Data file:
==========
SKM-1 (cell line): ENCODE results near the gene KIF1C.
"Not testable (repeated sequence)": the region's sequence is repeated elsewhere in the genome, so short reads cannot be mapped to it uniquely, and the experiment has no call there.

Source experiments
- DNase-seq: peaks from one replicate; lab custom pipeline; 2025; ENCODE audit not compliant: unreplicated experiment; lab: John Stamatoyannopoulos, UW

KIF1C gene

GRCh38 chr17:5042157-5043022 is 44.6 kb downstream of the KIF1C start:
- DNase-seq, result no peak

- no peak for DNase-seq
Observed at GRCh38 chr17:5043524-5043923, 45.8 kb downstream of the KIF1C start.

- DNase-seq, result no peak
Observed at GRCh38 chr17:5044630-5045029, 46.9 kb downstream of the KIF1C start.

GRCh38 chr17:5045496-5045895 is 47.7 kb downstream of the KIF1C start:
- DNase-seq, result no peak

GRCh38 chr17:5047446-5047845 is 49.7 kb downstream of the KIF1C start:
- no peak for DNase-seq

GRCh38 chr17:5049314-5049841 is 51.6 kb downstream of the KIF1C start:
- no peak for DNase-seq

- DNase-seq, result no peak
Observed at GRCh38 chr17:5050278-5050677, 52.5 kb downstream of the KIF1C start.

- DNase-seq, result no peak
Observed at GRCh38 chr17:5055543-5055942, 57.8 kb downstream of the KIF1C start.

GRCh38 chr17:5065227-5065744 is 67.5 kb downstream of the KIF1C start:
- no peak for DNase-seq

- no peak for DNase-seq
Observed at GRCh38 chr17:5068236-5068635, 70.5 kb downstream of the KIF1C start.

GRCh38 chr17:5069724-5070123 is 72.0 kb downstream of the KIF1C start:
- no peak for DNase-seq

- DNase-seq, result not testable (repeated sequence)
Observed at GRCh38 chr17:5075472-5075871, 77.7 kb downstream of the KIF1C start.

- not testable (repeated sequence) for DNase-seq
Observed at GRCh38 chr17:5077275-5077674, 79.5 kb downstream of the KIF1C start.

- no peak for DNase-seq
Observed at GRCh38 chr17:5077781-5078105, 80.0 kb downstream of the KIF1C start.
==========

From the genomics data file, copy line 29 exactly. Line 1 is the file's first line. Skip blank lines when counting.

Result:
Observed at GRCh38 chr17:5075472-5075871, 77.7 kb downstream of the KIF1C start.